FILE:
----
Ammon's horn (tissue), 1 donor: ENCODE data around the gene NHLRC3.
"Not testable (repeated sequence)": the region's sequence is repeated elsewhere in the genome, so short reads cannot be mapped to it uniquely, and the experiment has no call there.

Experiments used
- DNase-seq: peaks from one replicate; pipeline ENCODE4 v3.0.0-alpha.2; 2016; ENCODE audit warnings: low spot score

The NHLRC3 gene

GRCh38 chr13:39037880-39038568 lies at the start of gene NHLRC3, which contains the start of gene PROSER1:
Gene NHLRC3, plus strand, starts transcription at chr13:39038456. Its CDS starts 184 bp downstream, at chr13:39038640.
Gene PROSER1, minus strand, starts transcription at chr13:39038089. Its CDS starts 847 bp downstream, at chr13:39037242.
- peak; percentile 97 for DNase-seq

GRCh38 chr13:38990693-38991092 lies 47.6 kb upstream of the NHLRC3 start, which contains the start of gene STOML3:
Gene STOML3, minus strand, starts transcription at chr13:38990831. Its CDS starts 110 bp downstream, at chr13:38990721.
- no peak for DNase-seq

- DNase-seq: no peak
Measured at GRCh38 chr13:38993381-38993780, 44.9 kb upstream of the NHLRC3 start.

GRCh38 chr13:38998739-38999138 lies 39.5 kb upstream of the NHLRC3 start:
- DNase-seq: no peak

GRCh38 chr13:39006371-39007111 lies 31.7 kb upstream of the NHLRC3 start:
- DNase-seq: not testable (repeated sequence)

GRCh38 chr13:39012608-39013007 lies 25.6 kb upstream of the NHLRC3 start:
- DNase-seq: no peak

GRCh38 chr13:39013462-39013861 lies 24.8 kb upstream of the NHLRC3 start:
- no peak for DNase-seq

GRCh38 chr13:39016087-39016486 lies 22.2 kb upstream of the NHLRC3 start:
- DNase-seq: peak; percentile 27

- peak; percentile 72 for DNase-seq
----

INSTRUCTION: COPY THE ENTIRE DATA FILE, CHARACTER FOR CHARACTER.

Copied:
Ammon's horn (tissue), 1 donor: ENCODE data around the gene NHLRC3.
"Not testable (repeated sequence)": the region's sequence is repeated elsewhere in the genome, so short reads cannot be mapped to it uniquely, and the experiment has no call there.

Experiments used
- DNase-seq: peaks from one replicate; pipeline ENCODE4 v3.0.0-alpha.2; 2016; ENCODE audit warnings: low spot score

The NHLRC3 gene

GRCh38 chr13:39037880-39038568 lies at the start of gene NHLRC3, which contains the start of gene PROSER1:
Gene NHLRC3, plus strand, starts transcription at chr13:39038456. Its CDS starts 184 bp downstream, at chr13:39038640.
Gene PROSER1, minus strand, starts transcription at chr13:39038089. Its CDS starts 847 bp downstream, at chr13:39037242.
- peak; percentile 97 for DNase-seq

GRCh38 chr13:38990693-38991092 lies 47.6 kb upstream of the NHLRC3 start, which contains the start of gene STOML3:
Gene STOML3, minus strand, starts transcription at chr13:38990831. Its CDS starts 110 bp downstream, at chr13:38990721.
- no peak for DNase-seq

- DNase-seq: no peak
Measured at GRCh38 chr13:38993381-38993780, 44.9 kb upstream of the NHLRC3 start.

GRCh38 chr13:38998739-38999138 lies 39.5 kb upstream of the NHLRC3 start:
- DNase-seq: no peak

GRCh38 chr13:39006371-39007111 lies 31.7 kb upstream of the NHLRC3 start:
- DNase-seq: not testable (repeated sequence)

GRCh38 chr13:39012608-39013007 lies 25.6 kb upstream of the NHLRC3 start:
- DNase-seq: no peak

GRCh38 chr13:39013462-39013861 lies 24.8 kb upstream of the NHLRC3 start:
- no peak for DNase-seq

GRCh38 chr13:39016087-39016486 lies 22.2 kb upstream of the NHLRC3 start:
- DNase-seq: peak; percentile 27

- peak; percentile 72 for DNase-seq